17 February 2009

Somalia has the sad distinction of being the quintessential failed state. It is also one of the most underreported disasters in the world. The one phenomenon that penetrates international headlines—piracy—is the offshore symptom of a land-based problem. [...] It is therefore most unsettling, to say the least, when a special representative of the secretary-general of the United Nations for Somalia, Ahmedou Ould-Abdallah, speaks about the work of Somali journalists in highly derogatory, indeed inflammatory terms. [...] In the humanitarian community—to which I migrated from the world of pure journalism—our operating space is also shrinking due to security concerns, and Somalia is among the most dangerous places in the world. In 2008, two dozen aid workers were reported killed in Somalia, and this year, two employees of the World Food Program were shot dead, while four employees of Action Against Hunger and two European Commission-contracted pilots are currently being held hostage along with around 20 other humanitarian workers.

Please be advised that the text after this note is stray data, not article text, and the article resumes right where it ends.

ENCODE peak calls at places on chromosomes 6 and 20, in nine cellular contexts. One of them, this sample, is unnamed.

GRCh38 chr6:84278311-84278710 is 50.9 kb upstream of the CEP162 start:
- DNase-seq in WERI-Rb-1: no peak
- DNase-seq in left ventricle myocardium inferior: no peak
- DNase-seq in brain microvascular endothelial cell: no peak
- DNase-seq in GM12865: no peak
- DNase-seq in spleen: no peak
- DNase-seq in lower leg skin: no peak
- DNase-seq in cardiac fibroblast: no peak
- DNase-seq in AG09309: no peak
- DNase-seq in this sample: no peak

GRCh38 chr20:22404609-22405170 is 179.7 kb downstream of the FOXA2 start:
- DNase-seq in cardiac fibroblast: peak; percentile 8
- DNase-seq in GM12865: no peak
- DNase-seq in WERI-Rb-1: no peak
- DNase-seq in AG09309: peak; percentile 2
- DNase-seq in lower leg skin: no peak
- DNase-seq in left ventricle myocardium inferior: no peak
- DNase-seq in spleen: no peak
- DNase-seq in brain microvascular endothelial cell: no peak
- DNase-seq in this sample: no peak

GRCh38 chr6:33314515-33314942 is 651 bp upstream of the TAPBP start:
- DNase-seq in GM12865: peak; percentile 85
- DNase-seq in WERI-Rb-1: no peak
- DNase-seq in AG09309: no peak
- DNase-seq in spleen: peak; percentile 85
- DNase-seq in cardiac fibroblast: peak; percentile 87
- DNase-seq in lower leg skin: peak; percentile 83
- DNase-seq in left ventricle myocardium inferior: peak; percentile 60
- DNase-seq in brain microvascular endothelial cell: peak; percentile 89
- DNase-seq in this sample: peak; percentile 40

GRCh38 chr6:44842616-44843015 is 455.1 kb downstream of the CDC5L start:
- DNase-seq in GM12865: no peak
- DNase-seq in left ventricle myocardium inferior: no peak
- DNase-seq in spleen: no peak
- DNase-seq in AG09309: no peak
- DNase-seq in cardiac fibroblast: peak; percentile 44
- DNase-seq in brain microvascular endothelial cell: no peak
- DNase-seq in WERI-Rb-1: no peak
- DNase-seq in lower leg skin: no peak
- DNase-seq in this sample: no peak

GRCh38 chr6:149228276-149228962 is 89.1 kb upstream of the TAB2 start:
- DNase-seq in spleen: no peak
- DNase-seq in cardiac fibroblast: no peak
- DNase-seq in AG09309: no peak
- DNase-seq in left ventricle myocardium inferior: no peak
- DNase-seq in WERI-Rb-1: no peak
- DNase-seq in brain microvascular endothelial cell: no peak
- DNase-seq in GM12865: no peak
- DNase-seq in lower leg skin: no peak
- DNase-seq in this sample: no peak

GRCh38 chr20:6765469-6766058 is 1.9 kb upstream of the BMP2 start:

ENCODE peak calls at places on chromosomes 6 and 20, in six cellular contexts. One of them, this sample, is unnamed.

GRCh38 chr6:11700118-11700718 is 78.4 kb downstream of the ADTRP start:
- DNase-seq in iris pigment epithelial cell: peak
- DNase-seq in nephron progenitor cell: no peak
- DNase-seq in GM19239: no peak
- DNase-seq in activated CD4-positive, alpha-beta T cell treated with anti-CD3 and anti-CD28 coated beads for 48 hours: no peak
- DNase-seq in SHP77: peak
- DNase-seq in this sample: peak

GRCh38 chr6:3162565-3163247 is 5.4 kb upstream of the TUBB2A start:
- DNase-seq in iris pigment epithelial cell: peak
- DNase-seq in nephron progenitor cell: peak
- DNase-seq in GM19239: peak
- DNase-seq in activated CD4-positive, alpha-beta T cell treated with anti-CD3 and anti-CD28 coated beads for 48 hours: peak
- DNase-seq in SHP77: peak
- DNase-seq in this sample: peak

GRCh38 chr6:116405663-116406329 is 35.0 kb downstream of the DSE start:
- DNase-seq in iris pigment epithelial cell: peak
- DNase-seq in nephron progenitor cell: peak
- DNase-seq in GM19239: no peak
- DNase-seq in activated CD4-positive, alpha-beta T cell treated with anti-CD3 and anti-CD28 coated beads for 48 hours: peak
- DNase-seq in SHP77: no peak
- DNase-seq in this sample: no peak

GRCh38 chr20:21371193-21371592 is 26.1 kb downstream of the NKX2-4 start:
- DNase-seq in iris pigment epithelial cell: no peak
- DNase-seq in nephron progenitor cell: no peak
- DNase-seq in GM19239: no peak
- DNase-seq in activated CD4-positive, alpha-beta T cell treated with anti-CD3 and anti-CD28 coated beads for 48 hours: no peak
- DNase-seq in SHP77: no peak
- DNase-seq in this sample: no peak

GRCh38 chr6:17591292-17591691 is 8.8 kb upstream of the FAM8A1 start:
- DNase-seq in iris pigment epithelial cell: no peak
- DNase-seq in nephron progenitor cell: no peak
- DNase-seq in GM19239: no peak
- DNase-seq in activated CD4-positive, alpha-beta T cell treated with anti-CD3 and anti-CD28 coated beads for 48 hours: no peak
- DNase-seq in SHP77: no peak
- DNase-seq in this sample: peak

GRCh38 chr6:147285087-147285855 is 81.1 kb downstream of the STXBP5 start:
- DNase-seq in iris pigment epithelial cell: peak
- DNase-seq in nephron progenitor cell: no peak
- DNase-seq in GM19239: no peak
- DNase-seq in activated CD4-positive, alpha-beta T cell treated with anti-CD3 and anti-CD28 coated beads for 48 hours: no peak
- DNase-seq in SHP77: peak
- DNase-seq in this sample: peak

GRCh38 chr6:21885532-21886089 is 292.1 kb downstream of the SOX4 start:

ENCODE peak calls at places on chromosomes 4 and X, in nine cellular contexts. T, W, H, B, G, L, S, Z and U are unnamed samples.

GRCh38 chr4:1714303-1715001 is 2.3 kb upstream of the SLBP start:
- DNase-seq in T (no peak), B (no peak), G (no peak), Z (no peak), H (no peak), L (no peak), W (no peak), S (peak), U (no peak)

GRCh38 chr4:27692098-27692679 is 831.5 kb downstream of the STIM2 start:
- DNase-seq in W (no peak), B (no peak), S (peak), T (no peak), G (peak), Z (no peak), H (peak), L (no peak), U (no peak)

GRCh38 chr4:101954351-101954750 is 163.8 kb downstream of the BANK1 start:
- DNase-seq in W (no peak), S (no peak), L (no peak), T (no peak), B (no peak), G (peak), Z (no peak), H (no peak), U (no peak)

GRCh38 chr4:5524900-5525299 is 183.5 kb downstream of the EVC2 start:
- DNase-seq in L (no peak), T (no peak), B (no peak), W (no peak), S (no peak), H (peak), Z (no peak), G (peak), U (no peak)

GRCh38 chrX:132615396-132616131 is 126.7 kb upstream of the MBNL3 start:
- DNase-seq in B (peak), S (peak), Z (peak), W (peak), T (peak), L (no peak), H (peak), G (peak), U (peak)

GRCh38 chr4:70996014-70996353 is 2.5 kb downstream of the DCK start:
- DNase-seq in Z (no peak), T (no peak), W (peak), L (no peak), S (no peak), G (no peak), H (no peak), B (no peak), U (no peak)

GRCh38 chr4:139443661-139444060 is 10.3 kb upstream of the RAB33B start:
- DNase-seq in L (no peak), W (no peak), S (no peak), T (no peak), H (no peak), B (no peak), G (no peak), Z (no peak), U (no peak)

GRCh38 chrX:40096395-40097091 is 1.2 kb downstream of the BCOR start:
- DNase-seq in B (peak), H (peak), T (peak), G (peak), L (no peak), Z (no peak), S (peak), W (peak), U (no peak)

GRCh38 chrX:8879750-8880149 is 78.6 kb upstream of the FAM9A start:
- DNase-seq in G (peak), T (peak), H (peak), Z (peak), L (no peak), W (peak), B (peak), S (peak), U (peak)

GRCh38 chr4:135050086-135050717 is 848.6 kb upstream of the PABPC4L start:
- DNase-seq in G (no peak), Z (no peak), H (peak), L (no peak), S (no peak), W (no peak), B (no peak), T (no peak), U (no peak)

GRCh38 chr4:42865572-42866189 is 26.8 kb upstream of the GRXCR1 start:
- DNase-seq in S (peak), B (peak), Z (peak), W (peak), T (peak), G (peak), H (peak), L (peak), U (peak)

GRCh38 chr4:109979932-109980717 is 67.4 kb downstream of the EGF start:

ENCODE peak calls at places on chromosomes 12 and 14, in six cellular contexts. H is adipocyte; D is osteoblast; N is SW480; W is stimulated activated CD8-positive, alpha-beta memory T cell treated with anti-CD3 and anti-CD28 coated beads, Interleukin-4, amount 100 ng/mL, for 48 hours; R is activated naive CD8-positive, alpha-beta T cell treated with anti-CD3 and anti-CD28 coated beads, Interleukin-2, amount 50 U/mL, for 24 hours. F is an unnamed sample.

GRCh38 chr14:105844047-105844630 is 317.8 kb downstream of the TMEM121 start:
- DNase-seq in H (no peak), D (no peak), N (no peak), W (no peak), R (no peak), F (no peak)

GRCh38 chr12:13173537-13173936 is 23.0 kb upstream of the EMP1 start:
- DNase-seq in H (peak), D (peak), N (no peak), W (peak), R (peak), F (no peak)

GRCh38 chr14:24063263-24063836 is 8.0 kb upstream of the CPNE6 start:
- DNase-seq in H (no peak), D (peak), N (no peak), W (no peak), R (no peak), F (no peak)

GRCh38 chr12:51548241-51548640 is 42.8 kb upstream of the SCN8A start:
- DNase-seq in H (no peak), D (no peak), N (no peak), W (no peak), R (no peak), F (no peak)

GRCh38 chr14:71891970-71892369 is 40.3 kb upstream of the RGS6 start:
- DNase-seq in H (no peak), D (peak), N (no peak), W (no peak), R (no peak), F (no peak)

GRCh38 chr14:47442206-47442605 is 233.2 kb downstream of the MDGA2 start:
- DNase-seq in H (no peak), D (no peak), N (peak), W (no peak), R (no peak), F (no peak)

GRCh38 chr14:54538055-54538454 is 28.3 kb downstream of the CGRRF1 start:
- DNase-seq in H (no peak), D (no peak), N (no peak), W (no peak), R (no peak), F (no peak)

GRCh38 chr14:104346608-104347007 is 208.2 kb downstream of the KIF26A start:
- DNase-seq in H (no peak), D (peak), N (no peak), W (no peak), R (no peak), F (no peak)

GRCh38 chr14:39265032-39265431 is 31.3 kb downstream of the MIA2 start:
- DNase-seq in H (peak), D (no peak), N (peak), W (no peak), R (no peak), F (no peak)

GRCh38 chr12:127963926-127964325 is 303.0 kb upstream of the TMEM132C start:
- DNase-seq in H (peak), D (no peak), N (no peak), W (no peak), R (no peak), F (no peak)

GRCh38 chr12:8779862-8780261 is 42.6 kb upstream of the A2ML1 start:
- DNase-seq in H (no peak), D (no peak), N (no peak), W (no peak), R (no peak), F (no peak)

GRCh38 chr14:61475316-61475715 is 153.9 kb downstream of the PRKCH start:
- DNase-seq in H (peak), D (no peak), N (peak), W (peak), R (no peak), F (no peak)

14 February 2009

[...] The frigate HMS Northumberland has just completed her first main convoy escort of merchant shipping in the pirate-infested waters off the coast of Somalia. Leaving the Kenyan port of Mombasa in late January, the frigate was protecting four merchant vessels carrying cargoes of food vital to the famine relief effort in Somalia as part of the EU-led counter-piracy operation codenamed Atalanta. [...] Throughout this time, and especially as they came close inshore, Northumberland with her detachment of Royal Marines was at constant high alert — but the handover of food aid to Somali and World Food Programme security forces was accomplished without incident.

11 February 2009